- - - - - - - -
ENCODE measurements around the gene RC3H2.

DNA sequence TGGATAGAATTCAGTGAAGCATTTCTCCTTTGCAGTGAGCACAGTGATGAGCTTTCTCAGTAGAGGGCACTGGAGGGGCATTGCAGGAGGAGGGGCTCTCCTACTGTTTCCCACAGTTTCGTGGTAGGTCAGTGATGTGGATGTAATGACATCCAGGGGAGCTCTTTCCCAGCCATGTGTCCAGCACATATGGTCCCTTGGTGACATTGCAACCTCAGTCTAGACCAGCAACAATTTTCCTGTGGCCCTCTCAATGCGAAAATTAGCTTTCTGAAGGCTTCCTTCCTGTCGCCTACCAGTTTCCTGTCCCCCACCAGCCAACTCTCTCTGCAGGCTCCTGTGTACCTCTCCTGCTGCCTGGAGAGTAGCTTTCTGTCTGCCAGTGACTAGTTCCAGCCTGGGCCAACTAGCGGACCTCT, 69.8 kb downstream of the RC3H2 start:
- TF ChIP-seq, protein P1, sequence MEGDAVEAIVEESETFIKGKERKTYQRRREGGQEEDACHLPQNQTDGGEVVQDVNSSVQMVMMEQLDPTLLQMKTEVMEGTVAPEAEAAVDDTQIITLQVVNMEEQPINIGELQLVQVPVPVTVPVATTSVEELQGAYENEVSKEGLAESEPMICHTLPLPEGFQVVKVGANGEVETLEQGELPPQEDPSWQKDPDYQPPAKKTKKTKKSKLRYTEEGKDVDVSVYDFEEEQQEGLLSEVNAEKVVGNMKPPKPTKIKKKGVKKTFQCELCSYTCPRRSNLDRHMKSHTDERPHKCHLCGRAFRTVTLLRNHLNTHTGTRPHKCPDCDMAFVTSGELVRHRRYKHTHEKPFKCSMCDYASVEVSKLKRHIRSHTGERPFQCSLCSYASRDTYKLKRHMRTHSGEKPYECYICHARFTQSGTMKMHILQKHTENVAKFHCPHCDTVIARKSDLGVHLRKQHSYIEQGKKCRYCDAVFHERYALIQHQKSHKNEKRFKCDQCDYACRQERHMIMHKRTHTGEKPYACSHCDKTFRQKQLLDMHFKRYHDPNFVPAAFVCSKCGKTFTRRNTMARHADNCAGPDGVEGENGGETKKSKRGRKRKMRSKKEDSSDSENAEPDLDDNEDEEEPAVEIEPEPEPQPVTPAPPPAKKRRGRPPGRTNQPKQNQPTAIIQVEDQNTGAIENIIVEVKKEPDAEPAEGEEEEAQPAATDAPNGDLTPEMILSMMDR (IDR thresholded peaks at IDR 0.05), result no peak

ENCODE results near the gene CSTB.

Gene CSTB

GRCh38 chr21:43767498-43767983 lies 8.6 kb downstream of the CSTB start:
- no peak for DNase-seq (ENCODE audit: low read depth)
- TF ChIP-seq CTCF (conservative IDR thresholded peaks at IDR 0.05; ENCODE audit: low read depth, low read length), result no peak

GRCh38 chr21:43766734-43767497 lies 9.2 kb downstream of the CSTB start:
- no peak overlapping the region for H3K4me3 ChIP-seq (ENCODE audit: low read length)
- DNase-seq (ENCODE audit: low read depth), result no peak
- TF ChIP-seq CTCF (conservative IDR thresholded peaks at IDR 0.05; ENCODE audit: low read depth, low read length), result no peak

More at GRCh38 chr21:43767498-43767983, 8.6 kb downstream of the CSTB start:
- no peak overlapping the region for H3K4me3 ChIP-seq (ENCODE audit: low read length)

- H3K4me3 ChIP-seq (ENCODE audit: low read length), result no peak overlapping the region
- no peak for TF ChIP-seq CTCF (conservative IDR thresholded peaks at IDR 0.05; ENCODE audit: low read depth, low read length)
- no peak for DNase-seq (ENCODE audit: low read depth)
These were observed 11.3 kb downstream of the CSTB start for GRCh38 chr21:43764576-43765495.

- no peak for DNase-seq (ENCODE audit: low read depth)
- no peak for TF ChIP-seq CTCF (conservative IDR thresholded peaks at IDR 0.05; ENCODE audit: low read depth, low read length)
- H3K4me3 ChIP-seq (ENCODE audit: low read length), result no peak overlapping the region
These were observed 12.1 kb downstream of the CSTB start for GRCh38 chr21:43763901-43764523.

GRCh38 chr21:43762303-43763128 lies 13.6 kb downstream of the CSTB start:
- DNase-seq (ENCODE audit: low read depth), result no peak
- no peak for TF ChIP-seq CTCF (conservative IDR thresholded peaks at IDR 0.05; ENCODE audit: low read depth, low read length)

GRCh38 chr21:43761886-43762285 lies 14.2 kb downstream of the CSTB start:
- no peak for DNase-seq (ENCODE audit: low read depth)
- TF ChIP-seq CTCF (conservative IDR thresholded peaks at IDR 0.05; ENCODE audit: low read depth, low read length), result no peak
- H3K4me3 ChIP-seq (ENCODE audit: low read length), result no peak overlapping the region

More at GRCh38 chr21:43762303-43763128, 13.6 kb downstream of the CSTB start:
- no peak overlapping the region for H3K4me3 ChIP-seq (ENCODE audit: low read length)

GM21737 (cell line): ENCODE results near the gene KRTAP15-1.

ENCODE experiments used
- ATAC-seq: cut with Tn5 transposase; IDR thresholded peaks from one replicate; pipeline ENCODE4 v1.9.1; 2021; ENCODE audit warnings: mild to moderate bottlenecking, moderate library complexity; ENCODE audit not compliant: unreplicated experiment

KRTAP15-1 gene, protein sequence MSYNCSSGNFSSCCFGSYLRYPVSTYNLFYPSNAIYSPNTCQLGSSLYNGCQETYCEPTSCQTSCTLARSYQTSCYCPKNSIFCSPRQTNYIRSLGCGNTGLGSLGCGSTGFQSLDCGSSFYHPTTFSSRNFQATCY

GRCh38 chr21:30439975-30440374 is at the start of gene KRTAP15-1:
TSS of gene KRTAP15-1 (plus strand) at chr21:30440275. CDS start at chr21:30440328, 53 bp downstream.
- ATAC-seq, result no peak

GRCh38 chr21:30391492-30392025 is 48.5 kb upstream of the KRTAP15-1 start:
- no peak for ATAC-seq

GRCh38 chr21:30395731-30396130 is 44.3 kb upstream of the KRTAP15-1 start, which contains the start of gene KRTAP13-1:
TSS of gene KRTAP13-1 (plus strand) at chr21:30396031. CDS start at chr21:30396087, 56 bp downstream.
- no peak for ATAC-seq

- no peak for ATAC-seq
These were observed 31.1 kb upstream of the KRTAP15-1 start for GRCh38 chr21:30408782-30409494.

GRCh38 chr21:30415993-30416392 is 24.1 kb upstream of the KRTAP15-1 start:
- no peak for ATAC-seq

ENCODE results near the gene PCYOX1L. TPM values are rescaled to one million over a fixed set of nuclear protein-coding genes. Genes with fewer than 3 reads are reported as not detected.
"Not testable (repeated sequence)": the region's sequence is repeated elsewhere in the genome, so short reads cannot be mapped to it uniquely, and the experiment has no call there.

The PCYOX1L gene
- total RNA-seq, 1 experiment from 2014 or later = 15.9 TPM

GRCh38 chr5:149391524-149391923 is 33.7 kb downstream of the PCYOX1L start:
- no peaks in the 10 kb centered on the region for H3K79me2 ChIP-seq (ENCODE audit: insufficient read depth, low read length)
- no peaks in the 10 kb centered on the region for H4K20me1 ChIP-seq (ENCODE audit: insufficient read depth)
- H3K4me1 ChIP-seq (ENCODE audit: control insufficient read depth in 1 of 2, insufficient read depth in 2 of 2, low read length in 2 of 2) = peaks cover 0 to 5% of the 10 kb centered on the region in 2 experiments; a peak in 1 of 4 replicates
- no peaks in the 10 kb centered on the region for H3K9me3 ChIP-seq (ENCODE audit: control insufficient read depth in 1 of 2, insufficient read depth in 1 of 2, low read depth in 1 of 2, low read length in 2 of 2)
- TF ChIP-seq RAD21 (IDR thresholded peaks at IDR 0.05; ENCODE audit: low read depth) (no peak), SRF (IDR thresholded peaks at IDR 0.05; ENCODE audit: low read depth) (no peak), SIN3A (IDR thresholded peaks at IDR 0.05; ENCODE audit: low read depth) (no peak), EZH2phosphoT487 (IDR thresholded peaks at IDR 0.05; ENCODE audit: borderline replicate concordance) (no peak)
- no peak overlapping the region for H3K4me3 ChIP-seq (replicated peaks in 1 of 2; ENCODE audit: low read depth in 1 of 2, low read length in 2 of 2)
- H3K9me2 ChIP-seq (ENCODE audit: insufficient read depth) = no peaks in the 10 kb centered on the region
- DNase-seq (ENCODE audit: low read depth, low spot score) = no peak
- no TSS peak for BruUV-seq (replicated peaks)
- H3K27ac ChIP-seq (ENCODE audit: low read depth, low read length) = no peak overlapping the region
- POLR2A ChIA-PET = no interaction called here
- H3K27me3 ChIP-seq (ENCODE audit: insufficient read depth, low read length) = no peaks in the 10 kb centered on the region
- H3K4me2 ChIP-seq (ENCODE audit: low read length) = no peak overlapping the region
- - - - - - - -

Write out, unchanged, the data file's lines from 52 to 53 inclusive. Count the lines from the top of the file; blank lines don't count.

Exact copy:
GRCh38 chr5:149391524-149391923 is 33.7 kb downstream of the PCYOX1L start:
- no peaks in the 10 kb centered on the region for H3K79me2 ChIP-seq (ENCODE audit: insufficient read depth, low read length)